My Permanent Residency Interview in Canada

Yesterday was a big day….I went to my interview to finalize permanent resident status here in Canada.

Yes, I should write up a big post about how I got permanent resident status.  But for now, I’ll share how the interview went:

Continue reading My Permanent Residency Interview in Canada

The Visa Book- a Review

Christine Gilbert of published a guide book and I got the privilege to review it. Consider yourself lucky, too, since by getting to hear about it from me, you can make a more informed decision to buy it.

Too little time to read all below?  Read my 20 word review:

“The Visa Book” is a great reference for the traveler on the go.  Simple, single-purpose structure.  Comprehensive coverage.  Worth the $10.


A Full Review of “The Visa Book”

Here is Christine’s skinny on her newest book:

  • 253 pages
  • pdf instant download
  • covers over 200 countries and territories
  • Only for US citizens (although there may be Australian and European versions in the future)
  • New editions will be produced every year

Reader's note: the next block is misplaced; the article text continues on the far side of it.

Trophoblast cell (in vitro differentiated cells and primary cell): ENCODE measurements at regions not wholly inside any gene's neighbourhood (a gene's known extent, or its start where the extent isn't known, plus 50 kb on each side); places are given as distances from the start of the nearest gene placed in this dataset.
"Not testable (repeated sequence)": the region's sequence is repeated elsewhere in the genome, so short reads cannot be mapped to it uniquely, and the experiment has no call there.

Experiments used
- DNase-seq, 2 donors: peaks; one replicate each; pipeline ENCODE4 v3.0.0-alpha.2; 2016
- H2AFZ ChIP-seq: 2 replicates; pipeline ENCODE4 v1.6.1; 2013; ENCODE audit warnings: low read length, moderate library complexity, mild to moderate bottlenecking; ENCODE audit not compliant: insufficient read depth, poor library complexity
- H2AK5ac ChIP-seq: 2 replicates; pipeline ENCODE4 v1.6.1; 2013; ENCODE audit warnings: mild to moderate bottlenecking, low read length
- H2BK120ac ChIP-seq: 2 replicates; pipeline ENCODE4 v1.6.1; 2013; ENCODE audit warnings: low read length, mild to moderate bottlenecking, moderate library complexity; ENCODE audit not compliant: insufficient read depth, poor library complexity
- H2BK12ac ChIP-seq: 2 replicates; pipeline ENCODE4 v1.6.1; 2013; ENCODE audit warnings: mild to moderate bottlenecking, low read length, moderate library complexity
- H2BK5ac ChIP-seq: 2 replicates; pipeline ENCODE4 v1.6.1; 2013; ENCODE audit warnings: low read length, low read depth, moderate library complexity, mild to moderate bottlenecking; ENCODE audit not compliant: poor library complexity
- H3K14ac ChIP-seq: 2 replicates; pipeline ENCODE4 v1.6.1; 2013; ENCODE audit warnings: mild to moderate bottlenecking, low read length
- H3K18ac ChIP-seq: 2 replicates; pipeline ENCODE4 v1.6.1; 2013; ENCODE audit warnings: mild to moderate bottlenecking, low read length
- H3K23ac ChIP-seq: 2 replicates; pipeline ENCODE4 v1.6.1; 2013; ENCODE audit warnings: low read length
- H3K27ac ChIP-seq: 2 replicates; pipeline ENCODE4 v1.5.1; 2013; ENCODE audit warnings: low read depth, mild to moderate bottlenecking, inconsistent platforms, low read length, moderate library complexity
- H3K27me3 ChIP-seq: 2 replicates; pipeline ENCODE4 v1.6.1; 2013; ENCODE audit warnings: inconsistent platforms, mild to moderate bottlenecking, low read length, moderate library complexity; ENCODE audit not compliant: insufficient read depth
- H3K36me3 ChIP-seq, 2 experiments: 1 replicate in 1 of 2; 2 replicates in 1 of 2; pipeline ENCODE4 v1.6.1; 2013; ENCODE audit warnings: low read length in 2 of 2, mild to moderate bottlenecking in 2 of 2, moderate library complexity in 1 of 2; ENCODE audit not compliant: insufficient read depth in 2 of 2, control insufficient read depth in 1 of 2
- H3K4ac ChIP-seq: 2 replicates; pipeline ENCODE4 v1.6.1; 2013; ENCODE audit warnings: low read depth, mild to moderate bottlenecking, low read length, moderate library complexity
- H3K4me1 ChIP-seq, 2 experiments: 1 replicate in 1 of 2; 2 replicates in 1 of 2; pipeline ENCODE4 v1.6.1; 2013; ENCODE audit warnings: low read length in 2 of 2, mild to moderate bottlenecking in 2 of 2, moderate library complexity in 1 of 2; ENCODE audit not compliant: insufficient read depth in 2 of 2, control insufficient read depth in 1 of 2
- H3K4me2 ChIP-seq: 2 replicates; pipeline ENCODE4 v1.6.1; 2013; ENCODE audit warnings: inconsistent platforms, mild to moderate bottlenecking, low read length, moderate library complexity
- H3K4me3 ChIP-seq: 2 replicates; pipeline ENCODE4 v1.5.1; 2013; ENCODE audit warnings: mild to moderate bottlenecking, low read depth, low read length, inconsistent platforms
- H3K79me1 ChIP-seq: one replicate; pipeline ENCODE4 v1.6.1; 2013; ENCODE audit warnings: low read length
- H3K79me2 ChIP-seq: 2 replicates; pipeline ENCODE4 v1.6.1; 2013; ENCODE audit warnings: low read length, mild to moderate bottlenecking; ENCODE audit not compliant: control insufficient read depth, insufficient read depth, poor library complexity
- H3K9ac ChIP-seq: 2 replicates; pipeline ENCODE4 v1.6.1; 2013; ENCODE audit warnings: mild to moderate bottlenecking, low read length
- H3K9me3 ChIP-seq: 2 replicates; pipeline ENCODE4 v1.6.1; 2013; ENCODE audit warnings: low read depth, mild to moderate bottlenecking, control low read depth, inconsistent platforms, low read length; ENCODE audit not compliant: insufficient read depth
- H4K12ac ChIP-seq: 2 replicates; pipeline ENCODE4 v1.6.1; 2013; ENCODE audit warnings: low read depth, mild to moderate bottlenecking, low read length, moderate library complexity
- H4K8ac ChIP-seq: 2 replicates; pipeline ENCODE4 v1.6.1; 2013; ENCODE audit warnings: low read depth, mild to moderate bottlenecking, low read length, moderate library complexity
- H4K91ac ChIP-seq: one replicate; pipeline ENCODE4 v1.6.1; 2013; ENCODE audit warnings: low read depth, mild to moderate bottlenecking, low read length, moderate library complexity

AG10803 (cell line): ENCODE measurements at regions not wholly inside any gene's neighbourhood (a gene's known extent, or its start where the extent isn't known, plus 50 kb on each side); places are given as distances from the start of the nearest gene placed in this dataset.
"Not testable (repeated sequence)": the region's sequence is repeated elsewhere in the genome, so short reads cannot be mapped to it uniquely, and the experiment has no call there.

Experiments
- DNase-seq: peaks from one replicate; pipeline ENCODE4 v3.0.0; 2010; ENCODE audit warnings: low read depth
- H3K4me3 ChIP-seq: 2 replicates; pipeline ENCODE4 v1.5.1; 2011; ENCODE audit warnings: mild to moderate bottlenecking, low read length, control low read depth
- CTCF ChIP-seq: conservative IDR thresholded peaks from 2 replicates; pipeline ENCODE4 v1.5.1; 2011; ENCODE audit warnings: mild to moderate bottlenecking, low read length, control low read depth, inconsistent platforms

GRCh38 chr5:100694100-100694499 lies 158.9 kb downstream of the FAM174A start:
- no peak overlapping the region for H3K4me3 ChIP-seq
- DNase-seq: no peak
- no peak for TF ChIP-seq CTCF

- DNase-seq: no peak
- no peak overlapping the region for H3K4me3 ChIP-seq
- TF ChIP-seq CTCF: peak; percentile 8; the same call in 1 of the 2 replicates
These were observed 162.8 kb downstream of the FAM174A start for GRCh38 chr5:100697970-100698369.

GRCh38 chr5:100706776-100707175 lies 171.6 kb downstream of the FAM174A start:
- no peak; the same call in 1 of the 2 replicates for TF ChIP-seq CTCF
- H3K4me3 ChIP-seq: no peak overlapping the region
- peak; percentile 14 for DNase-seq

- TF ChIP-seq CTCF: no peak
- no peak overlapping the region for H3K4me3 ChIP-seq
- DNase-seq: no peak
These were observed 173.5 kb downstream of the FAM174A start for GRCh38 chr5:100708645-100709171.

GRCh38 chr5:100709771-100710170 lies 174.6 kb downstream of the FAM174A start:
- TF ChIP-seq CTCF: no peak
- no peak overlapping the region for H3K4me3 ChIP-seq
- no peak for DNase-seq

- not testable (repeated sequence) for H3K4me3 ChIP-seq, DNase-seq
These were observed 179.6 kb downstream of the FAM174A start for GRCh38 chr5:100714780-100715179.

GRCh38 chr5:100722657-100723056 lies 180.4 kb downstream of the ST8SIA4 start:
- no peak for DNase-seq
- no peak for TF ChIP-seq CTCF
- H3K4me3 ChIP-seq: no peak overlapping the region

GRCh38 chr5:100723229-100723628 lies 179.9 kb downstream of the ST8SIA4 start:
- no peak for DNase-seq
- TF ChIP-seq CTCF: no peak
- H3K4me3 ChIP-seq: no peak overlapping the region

• Does not cover long term residency visas, work visas or education visas (in other words, this is for tourist visas only)
  • Cost is $10


And My Feedback:

  • pages are well laid out; 1 page = 1 country/territory
  • a single-purpose, no frills structure
  • little of Christine’s fun personality – the “Visa Book” is all business
  • can’t imagine a place in the world that’s not covered here
  • greatest value: for tourists en-route wanting to quickly compare, offline


Who the Visa Book is Not For

I believe the newbie American tourist traveling to their first country in their life would simply google for needed information on the US State Department.

That said, most anyone would at least verify what “The Visa Book” says, but Christine makes that ultra easy with direct links to do so.

Also, the book isn’t for people looking to answer “How do I work in XYZ country?”  This is for tourist visas, not work permits or residency visas.


Where the Visa Book Shines

Where this book really shines is as a quick, comparative reference that’s already handily on the traveler’s laptop, smartphone or any e-reader for PDFs.

For travellers already on the go, perhaps in between destinations, this book provides fast “how about XYZ country?” answers.  It’s a sweet no-frills reference book that way.

I randomly picked a few countries for the tourist visa information.  I picked Canada, Chile and Croatia.  Sure enough, Christine lays out the essential information, then provides easy links to verify it.

Not only could I read up on these 3 countries on their respective, dedicated full info page, but in an earlier section “The Quick Country-by-Country Guide”, I see and compare my trifecta and all other countries together.  It’s beautiful.